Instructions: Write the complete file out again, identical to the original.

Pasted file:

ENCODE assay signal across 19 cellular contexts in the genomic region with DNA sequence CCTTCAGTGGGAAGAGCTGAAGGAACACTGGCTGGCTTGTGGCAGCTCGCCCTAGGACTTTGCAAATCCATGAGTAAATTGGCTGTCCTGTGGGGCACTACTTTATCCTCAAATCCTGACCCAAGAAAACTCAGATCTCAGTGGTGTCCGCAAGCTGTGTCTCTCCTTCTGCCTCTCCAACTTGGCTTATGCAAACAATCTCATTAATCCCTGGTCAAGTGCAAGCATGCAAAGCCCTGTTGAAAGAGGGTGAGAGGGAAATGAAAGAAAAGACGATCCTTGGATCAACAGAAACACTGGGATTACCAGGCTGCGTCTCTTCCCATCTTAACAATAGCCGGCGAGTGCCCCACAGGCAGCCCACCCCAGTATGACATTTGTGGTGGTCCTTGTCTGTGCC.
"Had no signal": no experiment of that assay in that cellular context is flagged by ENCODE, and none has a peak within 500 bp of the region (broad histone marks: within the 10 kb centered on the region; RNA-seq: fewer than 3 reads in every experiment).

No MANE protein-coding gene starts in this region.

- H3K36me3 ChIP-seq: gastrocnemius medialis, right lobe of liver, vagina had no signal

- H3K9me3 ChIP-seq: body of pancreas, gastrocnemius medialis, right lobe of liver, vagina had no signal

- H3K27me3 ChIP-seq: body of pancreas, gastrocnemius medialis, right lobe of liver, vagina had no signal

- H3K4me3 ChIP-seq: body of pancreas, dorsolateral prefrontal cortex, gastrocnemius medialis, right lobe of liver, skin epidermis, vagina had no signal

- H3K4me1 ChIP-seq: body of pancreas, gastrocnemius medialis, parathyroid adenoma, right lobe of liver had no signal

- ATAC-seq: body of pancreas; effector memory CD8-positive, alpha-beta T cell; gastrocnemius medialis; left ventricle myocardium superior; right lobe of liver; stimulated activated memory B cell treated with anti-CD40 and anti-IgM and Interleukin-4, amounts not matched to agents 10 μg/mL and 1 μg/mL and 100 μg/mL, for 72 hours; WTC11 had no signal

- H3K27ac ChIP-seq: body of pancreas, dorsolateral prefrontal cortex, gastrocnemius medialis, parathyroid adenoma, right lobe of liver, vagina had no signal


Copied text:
ENCODE assay signal across 19 cellular contexts in the genomic region with DNA sequence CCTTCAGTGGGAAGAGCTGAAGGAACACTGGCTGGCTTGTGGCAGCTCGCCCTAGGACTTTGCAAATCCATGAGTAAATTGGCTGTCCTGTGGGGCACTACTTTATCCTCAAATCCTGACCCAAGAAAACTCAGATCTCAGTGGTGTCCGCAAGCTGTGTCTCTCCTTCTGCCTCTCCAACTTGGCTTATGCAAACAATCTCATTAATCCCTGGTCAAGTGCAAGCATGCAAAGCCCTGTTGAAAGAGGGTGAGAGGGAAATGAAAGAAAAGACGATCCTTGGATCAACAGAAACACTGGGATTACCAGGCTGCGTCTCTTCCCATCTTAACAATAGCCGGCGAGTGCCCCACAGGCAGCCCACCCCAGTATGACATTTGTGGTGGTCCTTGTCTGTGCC.
"Had no signal": no experiment of that assay in that cellular context is flagged by ENCODE, and none has a peak within 500 bp of the region (broad histone marks: within the 10 kb centered on the region; RNA-seq: fewer than 3 reads in every experiment).

No MANE protein-coding gene starts in this region.

- H3K36me3 ChIP-seq: gastrocnemius medialis, right lobe of liver, vagina had no signal

- H3K9me3 ChIP-seq: body of pancreas, gastrocnemius medialis, right lobe of liver, vagina had no signal

- H3K27me3 ChIP-seq: body of pancreas, gastrocnemius medialis, right lobe of liver, vagina had no signal

- H3K4me3 ChIP-seq: body of pancreas, dorsolateral prefrontal cortex, gastrocnemius medialis, right lobe of liver, skin epidermis, vagina had no signal

- H3K4me1 ChIP-seq: body of pancreas, gastrocnemius medialis, parathyroid adenoma, right lobe of liver had no signal

- ATAC-seq: body of pancreas; effector memory CD8-positive, alpha-beta T cell; gastrocnemius medialis; left ventricle myocardium superior; right lobe of liver; stimulated activated memory B cell treated with anti-CD40 and anti-IgM and Interleukin-4, amounts not matched to agents 10 μg/mL and 1 μg/mL and 100 μg/mL, for 72 hours; WTC11 had no signal

- H3K27ac ChIP-seq: body of pancreas, dorsolateral prefrontal cortex, gastrocnemius medialis, parathyroid adenoma, right lobe of liver, vagina had no signal